LeBron James has no response, but are Kevin Durant's 'toxic' comments wrong?
LOS ANGELES — LeBron James vowed on Wednesday night to seek more information about the controversial comments made by Kevin Durant claiming the environment surrounding James with the Los Angeles Lakers is "toxic."
James insisted he had not read excerpts from a Bleacher Report article in which Durant indicated that potential free agents may shy away from the Lakers due to the incessant attention and focus upon its biggest star. Durant also commented that James is treated softly by "fanboys" in the media who "fawn" over him.
"I did not," James said when asked by USA TODAY Sports if he had seen the story and the "toxic" comment. "I believe that's probably not the whole quote so I am not going to comment on that.
"I will love to see the whole transcript of what was asked of him, the context of what was asked, why it was asked, and the whole thing. I am not going to comment on it. I don’t know the whole thing — that would be stupid on my part. I am a veteran."
James also said that he had not heard from the Golden State Warriors forward on Wednesday, either for purposes of clarifying his quotes or for any other reason.
"No," James added. "I have been sleeping."
LeBron James declines to comment on the Bleacher Report story or KD’s comments about it. Doesn’t want to make a statement without full context of the questioning and quote. pic.twitter.com/Jb7ilj7mud— Kyle Goon (@kylegoon) December 6, 2018
Released hours before James scored 42 points in the Lakers' 121-113 victory over the San Antonio Spurs at Staples Center, it didn’t take long for Durant’s words to bounce around the NBA world, collecting comment and conjecture at every step.
Given that Durant’s remarks contained two magic ingredients — controversy and James — they were also going to create a stir, and maybe that was the point.
But was he wrong?
"He has so many fanboys in the media," Durant said in an interview with Ric Bucher. "Even the beat writers just fawn over him. I get why anyone wouldn’t want to be in that environment because it’s toxic."
Let’s take the last bit first. Being part of a team that is constantly surrounded and scrutinized probably isn’t that much fun. Yet if things were so toxic in James’ circle, would he have made eight straight NBA Finals? And would the Lakers, short on experience and not exactly overflowing with talent, be 15-9 with 13 wins in their last 17 outings?
Durant’s words give a pretty strong indicator of where his thoughts stand as free agency looms, but that doesn’t mean Klay Thompson or Anthony Davis or any other superstar feels the same. Kawhi Leonard appears happy with the Toronto Raptors, but while some stars may have reservations about stepping into James’ shadow, others will see it as the best route to contending for a title.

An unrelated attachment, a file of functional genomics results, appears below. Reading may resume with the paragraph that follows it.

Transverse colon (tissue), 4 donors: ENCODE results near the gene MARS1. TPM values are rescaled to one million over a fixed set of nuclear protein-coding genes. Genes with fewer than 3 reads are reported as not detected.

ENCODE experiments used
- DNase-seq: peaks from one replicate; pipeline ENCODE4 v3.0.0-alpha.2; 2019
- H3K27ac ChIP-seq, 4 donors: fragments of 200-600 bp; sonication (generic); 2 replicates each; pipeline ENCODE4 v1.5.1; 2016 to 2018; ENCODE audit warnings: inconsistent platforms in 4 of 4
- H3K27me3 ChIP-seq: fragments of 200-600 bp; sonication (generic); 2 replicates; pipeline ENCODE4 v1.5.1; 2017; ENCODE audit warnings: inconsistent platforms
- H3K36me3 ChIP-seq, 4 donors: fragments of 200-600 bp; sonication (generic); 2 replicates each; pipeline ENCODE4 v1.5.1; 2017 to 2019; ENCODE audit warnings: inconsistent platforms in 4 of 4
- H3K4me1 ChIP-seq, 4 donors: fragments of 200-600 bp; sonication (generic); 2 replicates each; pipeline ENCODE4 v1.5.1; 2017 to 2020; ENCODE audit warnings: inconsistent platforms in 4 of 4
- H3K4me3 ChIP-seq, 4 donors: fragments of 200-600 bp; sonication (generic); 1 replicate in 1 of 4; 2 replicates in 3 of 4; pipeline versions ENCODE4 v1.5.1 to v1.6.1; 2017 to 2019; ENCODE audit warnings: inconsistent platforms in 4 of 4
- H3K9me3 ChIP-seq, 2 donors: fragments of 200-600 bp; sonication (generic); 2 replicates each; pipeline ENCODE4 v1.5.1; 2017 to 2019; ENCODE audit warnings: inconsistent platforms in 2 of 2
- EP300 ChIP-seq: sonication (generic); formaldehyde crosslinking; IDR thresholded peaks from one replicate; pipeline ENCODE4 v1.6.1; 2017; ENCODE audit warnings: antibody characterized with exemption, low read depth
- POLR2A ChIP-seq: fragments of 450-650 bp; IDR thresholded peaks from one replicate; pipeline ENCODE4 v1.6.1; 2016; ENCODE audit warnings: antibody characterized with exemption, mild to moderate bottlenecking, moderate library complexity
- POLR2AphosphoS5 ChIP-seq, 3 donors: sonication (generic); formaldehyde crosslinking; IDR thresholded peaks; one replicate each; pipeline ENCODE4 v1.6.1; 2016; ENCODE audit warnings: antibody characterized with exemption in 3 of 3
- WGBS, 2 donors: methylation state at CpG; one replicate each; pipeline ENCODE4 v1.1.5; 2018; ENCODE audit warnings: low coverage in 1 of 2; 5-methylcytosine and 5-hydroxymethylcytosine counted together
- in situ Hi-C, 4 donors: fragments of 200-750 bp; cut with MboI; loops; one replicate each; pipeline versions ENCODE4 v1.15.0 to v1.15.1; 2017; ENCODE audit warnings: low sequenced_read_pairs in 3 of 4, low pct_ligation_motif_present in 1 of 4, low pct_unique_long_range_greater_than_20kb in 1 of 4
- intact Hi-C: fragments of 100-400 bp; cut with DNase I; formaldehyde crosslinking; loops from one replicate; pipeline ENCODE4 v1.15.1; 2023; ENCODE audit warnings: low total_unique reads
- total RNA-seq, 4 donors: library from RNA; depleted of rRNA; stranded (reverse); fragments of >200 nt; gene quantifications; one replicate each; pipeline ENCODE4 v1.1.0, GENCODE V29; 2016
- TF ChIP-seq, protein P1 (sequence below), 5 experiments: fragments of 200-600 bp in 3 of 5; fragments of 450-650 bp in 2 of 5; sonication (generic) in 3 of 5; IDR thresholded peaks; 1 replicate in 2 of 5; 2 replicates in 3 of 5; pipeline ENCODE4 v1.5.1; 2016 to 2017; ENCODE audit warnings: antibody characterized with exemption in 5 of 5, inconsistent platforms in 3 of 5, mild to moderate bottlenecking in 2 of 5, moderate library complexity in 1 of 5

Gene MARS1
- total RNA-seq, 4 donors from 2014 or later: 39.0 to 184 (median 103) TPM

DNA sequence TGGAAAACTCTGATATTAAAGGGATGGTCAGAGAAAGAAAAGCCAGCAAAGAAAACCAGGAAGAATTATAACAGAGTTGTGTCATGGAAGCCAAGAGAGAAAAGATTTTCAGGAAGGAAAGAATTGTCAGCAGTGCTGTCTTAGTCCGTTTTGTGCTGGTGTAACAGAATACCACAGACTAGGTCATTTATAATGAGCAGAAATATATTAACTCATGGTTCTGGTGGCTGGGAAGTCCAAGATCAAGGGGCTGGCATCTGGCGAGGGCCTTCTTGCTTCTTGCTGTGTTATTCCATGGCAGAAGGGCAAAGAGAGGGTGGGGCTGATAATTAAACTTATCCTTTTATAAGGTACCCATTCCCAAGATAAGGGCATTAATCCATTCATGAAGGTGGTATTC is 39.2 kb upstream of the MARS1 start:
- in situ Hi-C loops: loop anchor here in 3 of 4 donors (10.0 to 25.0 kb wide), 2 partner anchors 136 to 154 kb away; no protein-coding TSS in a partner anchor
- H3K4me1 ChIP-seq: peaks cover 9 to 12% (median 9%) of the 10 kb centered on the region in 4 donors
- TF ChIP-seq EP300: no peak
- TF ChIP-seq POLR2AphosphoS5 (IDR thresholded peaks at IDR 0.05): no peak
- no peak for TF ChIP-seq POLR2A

No matter how much he gets fawned over, and regardless of Durant’s definition of toxic.
As for the media comment, which, make no mistake, Durant intended as a criticism of the press and not James, it gets a bit trickier. For purposes of clarification, I’m not a Lakers beat writer — I cover the league in general, focusing largely on the Western Conference.
Beat writers don’t have it easy. Reporting on one team day-in, day-out is a grueling task. Does the risk of alienating a team’s biggest star provide a deterrent for beat writers to be overly critical? Possibly, but if that is indeed the case with the Lakers then it certainly wouldn’t be the only place where it applies.
To be fair, Durant has plenty of admirers among the press corps too and doesn’t exactly get harangued by those who cover the Warriors beat in the Bay Area.
Some of the other things Durant said made plenty of sense.
• "So much hype comes from being around LeBron from other people."
No argument there. That’s the nature of being on a team with the most famous player in the world.
• "It depends what kind of player you are. If you’re Kyle Korver, then it makes sense. If you’re a younger player like a Kawhi, trying to pair him with LeBron James doesn’t really make sense."
This has merit, too. It is human nature that a solid veteran like Korver may see more value in helping James to a potential championship than a younger superstar who might want to forge his own legacy.
• "It’s not LeBron’s fault at all, it’s just the fact you have so many groupies in the media that love to hang on every word. Just get out of the way and let us play basketball."
Okay, now wait a minute. You don’t mean that, KD, surely not? Not when you are the guy who coughs and splutters at any perceived slight on Twitter, possibly from a fake account used to defend yourself from criticism.
Just play basketball? Like when you stared down Rihanna as she sat courtside during the Finals two years ago, because you didn’t like that she was cheering for some guy on the other team. Some guy called LeBron.
You like the drama, dude. And that’s fine. If we’re being honest, so do we.
Follow Martin Rogers on Twitter @RogersJourno.
This article originally appeared on USA TODAY: LeBron James has no response, but are Kevin Durant's 'toxic' comments wrong?